Now like everyone else, you will find the programs in very different formats, some binary, other source codes. It’s always nice to have around the development packages… at least kernel-headers, x.org related stuff, system development, etc.
Some applications, like Nero for Linux have it’s own installer, so you doesn’t matter a lot, you will find a link for them and download them the normal way, and install them as super-user. They are pretty user friendly. You also find the packages in rpm form… Honestly, my advice is that you get the source packages and build them on your system. If you have the develop packages installed, it’s pretty nice and RPM does everything for you. You can also get “raw” source codes, those you unpack and read the documentation, these are the less user friendly ones. So there’s actually nothing you can do for this.
You may want to try some other distros on the side, if openSUSE is not working out.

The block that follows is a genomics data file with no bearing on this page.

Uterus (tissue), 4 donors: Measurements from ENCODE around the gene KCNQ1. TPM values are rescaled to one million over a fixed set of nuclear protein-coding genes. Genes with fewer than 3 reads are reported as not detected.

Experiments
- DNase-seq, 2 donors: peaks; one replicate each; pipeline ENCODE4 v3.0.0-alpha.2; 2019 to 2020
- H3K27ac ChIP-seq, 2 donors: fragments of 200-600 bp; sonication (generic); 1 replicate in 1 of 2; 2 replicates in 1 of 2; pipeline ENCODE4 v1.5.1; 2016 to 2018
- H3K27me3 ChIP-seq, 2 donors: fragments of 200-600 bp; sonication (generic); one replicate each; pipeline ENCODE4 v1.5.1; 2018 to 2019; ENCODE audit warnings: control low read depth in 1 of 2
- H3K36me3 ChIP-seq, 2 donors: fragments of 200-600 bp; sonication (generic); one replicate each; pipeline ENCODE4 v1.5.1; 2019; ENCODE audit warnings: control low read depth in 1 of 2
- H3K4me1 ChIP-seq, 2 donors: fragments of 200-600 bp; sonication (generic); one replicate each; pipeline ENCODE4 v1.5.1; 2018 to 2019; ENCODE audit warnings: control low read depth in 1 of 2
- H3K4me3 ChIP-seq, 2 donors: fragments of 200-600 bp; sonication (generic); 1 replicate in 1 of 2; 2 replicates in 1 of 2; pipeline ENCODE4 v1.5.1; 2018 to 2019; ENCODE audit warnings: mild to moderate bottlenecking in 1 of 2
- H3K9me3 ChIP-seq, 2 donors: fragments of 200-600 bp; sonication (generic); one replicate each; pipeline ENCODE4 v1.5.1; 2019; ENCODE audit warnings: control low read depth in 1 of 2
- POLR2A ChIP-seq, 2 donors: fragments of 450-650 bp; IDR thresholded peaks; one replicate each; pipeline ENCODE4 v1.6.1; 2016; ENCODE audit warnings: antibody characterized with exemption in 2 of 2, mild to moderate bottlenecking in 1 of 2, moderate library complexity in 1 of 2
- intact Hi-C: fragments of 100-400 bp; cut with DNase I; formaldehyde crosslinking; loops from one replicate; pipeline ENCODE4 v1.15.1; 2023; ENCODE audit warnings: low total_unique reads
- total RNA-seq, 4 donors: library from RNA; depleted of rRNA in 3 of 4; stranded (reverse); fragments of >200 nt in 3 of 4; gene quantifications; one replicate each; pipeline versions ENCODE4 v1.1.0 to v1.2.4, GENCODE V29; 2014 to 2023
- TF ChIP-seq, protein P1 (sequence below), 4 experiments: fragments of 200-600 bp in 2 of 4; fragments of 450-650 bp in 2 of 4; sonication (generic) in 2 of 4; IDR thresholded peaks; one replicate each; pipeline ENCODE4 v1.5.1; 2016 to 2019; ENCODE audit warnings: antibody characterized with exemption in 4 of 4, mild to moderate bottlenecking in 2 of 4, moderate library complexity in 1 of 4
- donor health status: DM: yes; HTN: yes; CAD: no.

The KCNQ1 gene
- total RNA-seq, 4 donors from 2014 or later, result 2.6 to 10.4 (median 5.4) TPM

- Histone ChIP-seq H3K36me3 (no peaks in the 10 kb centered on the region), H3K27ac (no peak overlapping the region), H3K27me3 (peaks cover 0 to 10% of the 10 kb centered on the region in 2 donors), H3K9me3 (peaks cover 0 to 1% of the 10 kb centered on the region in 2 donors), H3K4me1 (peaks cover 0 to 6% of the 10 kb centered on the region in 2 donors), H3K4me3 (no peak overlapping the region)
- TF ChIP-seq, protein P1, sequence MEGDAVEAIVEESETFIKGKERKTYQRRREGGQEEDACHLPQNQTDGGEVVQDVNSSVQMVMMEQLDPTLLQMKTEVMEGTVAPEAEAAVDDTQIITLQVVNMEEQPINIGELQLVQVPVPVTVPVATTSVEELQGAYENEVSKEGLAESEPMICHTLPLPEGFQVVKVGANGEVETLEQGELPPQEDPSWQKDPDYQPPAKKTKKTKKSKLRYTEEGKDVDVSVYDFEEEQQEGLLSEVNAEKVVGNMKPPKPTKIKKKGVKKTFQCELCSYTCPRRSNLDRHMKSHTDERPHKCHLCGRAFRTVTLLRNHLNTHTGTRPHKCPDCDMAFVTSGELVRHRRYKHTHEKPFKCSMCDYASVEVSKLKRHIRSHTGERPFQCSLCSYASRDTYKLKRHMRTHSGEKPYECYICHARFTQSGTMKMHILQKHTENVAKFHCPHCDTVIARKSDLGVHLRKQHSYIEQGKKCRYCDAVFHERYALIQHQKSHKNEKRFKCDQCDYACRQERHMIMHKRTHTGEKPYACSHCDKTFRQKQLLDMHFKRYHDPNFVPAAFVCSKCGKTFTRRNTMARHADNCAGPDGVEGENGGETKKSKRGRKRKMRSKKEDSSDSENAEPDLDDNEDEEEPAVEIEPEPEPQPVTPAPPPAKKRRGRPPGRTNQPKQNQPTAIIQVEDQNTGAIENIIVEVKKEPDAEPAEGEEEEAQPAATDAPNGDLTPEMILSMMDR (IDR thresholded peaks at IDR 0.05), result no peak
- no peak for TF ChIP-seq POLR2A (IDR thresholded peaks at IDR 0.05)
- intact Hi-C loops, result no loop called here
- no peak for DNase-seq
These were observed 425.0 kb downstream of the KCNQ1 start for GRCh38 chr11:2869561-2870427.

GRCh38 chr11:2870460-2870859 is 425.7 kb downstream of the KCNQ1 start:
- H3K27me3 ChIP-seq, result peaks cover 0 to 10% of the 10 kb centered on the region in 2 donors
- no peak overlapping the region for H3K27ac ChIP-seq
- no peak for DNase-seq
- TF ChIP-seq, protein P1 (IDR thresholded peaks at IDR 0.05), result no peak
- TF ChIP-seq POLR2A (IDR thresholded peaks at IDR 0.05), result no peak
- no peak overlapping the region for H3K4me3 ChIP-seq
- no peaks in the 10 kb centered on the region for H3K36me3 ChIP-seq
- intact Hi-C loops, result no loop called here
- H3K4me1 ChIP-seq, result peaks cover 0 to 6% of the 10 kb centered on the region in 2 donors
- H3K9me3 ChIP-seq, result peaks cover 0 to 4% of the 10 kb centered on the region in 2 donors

If you are on wireless you may want to try Ubuntu or one of its spin offs like ultimate edition.
Sometimes Ubuntu is better at wireless, but this depends on your hardware of course.
Try anything thats my perspective.
Thanks but suse works great for me (if I don’t mess things up and it’s the way to learn, I think)
My problem is: I added a local directory as repo (my expansion disc) and when I want YAST to install packages from there (I download them on an other computer with all dependencies and put them on my expansion), even if YAST sees the local repo, it goes on downloading from Packman. I changed the priority and gave local repo 75. But it doesn’t work. It installs them from expansion only if I disable all other repos temporarily.
If I’m not wrong, YAST searches for a key and it doesn’t find it on my expansion so doesn’t trust it.
Anyway, I can manage it by disabling other repos but I wanted to learn how to make YAST accept my repo.
I’m not sure that priorities work in 11.2. I beleive that priority is given to the repo that you last got a package from. If that repos is no available then maybe priority works. You can now force a repo in the management screen. In your case turning off repos is best since you get get to them anyway.